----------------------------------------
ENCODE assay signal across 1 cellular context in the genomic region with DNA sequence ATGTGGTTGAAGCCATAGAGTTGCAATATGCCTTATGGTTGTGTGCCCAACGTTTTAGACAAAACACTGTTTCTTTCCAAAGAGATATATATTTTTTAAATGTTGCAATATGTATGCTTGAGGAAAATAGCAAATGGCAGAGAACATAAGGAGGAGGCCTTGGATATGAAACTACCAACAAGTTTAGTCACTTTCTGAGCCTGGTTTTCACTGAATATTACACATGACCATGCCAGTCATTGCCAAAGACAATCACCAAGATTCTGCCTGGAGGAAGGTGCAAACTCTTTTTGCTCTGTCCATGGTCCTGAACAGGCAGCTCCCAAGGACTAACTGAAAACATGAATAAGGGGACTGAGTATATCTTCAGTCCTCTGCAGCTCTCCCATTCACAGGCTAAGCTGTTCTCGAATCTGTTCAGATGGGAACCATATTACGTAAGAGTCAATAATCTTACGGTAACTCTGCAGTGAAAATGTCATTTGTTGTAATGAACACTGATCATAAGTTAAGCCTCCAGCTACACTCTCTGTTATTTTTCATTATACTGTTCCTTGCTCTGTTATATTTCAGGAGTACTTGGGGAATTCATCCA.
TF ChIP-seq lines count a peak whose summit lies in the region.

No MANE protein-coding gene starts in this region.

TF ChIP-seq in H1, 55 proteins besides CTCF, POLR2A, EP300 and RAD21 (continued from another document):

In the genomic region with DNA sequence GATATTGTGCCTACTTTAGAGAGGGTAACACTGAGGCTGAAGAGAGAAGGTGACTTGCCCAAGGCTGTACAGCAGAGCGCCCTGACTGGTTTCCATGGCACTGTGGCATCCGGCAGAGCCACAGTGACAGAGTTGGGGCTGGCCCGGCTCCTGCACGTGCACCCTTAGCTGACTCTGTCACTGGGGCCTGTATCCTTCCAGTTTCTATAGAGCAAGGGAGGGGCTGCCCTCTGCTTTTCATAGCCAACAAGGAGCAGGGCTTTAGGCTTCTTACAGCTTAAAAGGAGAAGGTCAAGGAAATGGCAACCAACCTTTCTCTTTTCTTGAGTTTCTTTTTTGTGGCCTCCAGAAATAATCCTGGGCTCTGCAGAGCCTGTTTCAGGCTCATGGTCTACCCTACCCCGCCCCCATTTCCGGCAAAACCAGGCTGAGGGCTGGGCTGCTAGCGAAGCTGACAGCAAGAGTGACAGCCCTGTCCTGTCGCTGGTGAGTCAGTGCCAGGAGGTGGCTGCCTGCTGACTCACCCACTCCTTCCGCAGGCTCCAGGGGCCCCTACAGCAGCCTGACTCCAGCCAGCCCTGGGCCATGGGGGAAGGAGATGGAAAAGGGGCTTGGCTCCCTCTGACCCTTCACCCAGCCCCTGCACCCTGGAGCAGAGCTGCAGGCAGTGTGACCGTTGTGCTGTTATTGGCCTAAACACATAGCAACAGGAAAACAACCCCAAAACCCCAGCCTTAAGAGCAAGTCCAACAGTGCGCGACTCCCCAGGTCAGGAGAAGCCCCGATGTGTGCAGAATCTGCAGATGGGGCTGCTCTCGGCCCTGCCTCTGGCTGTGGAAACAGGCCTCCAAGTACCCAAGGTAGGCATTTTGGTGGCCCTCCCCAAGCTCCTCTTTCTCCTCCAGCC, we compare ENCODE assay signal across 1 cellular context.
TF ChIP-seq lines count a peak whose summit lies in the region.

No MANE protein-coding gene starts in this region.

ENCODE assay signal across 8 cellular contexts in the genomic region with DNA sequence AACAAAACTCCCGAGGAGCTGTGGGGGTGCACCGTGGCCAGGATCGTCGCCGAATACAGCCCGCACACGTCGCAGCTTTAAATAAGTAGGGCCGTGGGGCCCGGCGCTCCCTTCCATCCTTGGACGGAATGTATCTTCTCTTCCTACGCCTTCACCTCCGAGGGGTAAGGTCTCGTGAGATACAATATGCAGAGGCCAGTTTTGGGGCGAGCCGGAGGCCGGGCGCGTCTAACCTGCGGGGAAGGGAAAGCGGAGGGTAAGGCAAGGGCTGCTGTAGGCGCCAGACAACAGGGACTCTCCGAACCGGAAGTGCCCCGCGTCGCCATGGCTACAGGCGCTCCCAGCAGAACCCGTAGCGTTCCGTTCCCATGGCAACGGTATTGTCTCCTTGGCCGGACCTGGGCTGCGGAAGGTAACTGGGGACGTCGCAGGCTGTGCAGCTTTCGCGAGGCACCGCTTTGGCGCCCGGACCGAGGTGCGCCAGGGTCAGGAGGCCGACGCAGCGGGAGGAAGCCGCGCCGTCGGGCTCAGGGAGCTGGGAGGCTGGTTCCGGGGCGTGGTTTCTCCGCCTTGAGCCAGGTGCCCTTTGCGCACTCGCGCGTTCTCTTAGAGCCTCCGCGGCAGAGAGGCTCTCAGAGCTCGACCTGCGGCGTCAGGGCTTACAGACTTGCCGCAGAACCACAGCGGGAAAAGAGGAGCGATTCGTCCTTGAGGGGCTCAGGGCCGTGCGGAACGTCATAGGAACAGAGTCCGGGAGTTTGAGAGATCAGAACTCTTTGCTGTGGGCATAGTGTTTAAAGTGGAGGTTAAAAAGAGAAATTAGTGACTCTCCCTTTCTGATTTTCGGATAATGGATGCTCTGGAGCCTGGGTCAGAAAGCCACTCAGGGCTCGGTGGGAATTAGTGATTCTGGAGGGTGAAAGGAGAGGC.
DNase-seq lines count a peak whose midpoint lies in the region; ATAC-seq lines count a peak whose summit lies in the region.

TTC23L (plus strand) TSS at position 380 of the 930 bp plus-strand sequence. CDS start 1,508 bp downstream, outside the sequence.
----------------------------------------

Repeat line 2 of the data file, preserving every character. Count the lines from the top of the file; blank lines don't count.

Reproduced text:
TF ChIP-seq lines count a peak whose summit lies in the region.